METAIRIE, La. — Aaron Kromer sat down in front of a New Orleans Saints banner Monday, a gaggle of reporters in front of him, watching his every move.
Calling on his first news conference a little more than a week earlier, Kromer went with what worked, making a joke about his lack of power in getting a taller table to sit.
And once again, the joke culled a laugh out of those at the Airline Drive facility.
Days ahead of the Saints’ season-opener against the Washington Redskins (Sunday, noon), Kromer is already winning, in other words.
Saints fans hope Kromer’s insistence on hitting the high points of the past translates into on-field success for the first six games this season.
“I’m following the formula so anytime you have a plan; you have a good sense that things are going to go well,” Kromer said Monday, his first official day on the job as interim head coach. “We have a good plan here. I’m following the plan and the team is with us.”
The Saints plan was born in 2006 under Sean Payton’s leadership. That year, he took the franchise to its first-ever NFC championship game. Three seasons later, in 2009, he matched the effort and went two steps further, winning New Orleans’ first-ever Super Bowl.
But Kromer is in his current position because Payton isn’t around this season. The NFL suspended him for the entire season for not stopping what the league determined was a three-year bounty program run by former defensive coordinator Gregg Williams.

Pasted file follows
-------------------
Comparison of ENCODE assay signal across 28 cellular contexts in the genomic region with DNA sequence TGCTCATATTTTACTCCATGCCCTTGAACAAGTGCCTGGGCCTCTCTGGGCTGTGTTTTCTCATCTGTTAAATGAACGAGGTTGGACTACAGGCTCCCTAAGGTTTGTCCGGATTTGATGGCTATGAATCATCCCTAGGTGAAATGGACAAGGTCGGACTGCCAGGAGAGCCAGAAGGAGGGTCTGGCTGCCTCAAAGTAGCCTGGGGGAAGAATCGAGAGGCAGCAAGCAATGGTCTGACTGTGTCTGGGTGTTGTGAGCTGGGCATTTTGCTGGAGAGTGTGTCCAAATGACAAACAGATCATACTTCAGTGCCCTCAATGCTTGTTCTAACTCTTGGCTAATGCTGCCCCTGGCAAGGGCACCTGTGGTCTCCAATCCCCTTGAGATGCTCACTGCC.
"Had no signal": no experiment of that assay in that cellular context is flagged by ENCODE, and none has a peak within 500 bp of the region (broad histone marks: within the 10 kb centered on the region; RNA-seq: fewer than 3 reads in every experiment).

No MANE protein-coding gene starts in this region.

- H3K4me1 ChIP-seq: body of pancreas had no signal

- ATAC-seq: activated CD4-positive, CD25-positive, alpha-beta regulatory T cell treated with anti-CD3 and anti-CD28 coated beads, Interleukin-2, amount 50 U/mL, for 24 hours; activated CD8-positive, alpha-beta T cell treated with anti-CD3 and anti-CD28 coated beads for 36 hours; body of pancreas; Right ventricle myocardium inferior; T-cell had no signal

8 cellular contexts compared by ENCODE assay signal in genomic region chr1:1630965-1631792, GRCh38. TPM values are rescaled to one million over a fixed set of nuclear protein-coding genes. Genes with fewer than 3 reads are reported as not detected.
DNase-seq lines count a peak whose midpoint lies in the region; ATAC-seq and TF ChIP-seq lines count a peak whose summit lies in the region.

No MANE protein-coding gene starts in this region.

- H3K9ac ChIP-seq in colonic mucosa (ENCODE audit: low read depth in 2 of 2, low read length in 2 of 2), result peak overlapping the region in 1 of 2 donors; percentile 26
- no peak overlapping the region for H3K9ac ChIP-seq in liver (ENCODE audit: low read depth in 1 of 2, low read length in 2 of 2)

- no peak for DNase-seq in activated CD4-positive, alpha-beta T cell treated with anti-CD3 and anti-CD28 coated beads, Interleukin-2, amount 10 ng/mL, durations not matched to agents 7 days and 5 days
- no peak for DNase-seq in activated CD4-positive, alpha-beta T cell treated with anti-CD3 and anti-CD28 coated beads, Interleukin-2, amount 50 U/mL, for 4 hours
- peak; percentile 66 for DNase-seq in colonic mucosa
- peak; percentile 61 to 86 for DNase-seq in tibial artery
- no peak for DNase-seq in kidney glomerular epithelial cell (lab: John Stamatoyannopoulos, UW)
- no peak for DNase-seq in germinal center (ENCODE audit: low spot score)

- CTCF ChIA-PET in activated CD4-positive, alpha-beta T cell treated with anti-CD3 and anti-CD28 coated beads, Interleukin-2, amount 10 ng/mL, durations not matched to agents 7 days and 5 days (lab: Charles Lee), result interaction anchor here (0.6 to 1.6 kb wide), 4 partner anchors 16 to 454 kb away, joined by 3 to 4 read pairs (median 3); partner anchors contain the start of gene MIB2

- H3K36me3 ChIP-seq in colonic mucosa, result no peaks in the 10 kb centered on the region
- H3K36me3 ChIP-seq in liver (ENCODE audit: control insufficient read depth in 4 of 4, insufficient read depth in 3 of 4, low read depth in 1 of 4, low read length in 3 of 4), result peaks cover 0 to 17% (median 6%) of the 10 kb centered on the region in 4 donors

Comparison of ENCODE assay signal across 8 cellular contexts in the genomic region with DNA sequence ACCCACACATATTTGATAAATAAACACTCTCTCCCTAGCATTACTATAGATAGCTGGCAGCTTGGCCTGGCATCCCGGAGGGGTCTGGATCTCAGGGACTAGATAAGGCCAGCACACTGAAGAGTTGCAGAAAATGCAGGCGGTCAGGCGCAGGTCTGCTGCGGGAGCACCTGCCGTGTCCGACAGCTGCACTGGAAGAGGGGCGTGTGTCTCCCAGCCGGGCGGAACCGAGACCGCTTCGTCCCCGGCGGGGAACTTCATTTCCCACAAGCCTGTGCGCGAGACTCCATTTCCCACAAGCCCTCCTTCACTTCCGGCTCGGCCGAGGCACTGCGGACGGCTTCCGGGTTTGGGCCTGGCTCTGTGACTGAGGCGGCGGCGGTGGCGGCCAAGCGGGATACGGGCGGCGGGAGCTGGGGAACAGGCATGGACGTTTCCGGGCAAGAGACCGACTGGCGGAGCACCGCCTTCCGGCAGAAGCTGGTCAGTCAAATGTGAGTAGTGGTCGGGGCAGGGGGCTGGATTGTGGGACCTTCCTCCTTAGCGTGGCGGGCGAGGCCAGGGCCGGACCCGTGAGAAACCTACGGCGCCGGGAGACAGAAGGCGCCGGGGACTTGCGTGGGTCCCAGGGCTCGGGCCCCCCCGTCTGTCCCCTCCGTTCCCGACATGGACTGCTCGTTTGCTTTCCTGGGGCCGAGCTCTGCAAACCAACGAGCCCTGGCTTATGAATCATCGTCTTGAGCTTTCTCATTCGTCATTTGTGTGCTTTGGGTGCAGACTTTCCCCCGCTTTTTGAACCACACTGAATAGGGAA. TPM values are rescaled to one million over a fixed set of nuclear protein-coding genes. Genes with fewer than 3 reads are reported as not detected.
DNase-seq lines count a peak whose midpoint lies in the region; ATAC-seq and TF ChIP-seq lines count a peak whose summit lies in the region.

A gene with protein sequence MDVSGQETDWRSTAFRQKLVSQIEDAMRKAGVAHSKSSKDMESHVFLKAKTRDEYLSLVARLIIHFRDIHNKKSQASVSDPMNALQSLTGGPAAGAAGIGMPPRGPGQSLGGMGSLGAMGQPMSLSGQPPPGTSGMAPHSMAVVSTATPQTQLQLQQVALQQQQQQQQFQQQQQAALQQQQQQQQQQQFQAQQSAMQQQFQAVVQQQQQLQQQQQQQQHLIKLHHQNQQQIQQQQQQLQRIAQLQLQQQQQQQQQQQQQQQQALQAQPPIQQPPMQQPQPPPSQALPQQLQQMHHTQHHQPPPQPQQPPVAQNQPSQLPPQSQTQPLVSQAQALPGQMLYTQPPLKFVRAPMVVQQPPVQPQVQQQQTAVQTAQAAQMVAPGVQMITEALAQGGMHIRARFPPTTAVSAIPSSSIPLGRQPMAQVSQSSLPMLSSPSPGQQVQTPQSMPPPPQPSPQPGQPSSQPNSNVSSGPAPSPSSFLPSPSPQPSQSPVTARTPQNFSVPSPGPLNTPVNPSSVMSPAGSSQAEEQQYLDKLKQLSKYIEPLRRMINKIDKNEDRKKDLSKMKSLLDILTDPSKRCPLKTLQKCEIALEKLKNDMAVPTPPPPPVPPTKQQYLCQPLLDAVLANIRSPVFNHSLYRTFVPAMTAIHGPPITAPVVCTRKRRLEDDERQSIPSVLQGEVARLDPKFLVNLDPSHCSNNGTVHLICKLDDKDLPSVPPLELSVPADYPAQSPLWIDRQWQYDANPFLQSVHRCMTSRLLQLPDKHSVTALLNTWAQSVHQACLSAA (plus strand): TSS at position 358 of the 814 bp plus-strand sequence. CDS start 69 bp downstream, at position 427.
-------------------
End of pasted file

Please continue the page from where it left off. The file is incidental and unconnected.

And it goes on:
Joe Vitt, the man the Saints brass chose to be the acting head coach in Payton’s absence, also was suspended for the bounty program. He’s out the first six games, or seven weeks including the bye, of the season.
Monday, however, it was hard to tell that much had changed. Kromer spent the bulk of the first half of practice working with the offensive linemen, his normal duty during non-suspended times.
After practice, Kromer reiterated his stance that he won’t be alone in running the club for the next stretch of this already strange 2012.
“It is going to be a collective effort in this situation,” Kromer said. “I feel good about that. You can feel comfort when you have leaders and people around you like we have in this office.”
That, above all else, is what’s giving Kromer confidence in the Saints’ system and future.
Between the constant changes in regard to dealing with hurricanes and injuries, he feels New Orleans is more capable than any other franchise.
“We have always said here that we adapt better than anyone in the NFL,” Kromer said. “We adjust better than anyone. Things don’t distract us. We don’t let little things bother us. We only worry about the big things.”